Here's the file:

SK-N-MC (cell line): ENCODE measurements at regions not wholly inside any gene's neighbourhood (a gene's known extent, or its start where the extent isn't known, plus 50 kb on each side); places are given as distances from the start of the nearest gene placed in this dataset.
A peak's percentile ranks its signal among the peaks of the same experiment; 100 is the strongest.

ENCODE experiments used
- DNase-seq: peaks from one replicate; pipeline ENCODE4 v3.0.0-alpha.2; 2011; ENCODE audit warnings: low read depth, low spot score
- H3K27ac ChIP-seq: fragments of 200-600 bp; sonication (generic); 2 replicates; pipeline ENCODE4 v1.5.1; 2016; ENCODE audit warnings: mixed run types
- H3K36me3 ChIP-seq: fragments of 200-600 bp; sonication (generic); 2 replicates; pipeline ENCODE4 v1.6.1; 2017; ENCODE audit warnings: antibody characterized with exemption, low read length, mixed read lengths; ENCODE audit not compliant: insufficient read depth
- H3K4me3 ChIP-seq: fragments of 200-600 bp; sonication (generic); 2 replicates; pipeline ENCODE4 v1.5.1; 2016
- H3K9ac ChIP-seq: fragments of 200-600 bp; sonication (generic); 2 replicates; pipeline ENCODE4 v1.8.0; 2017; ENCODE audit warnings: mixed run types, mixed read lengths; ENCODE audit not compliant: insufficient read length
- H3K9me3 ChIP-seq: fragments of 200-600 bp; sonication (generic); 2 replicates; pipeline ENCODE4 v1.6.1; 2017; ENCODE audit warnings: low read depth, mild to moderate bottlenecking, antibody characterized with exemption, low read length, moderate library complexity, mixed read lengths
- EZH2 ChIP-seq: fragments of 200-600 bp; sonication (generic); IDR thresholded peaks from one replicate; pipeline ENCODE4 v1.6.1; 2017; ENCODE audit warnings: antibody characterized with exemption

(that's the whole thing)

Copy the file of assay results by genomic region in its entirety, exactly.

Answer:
SK-N-MC (cell line): ENCODE measurements at regions not wholly inside any gene's neighbourhood (a gene's known extent, or its start where the extent isn't known, plus 50 kb on each side); places are given as distances from the start of the nearest gene placed in this dataset.
A peak's percentile ranks its signal among the peaks of the same experiment; 100 is the strongest.

ENCODE experiments used
- DNase-seq: peaks from one replicate; pipeline ENCODE4 v3.0.0-alpha.2; 2011; ENCODE audit warnings: low read depth, low spot score
- H3K27ac ChIP-seq: fragments of 200-600 bp; sonication (generic); 2 replicates; pipeline ENCODE4 v1.5.1; 2016; ENCODE audit warnings: mixed run types
- H3K36me3 ChIP-seq: fragments of 200-600 bp; sonication (generic); 2 replicates; pipeline ENCODE4 v1.6.1; 2017; ENCODE audit warnings: antibody characterized with exemption, low read length, mixed read lengths; ENCODE audit not compliant: insufficient read depth
- H3K4me3 ChIP-seq: fragments of 200-600 bp; sonication (generic); 2 replicates; pipeline ENCODE4 v1.5.1; 2016
- H3K9ac ChIP-seq: fragments of 200-600 bp; sonication (generic); 2 replicates; pipeline ENCODE4 v1.8.0; 2017; ENCODE audit warnings: mixed run types, mixed read lengths; ENCODE audit not compliant: insufficient read length
- H3K9me3 ChIP-seq: fragments of 200-600 bp; sonication (generic); 2 replicates; pipeline ENCODE4 v1.6.1; 2017; ENCODE audit warnings: low read depth, mild to moderate bottlenecking, antibody characterized with exemption, low read length, moderate library complexity, mixed read lengths
- EZH2 ChIP-seq: fragments of 200-600 bp; sonication (generic); IDR thresholded peaks from one replicate; pipeline ENCODE4 v1.6.1; 2017; ENCODE audit warnings: antibody characterized with exemption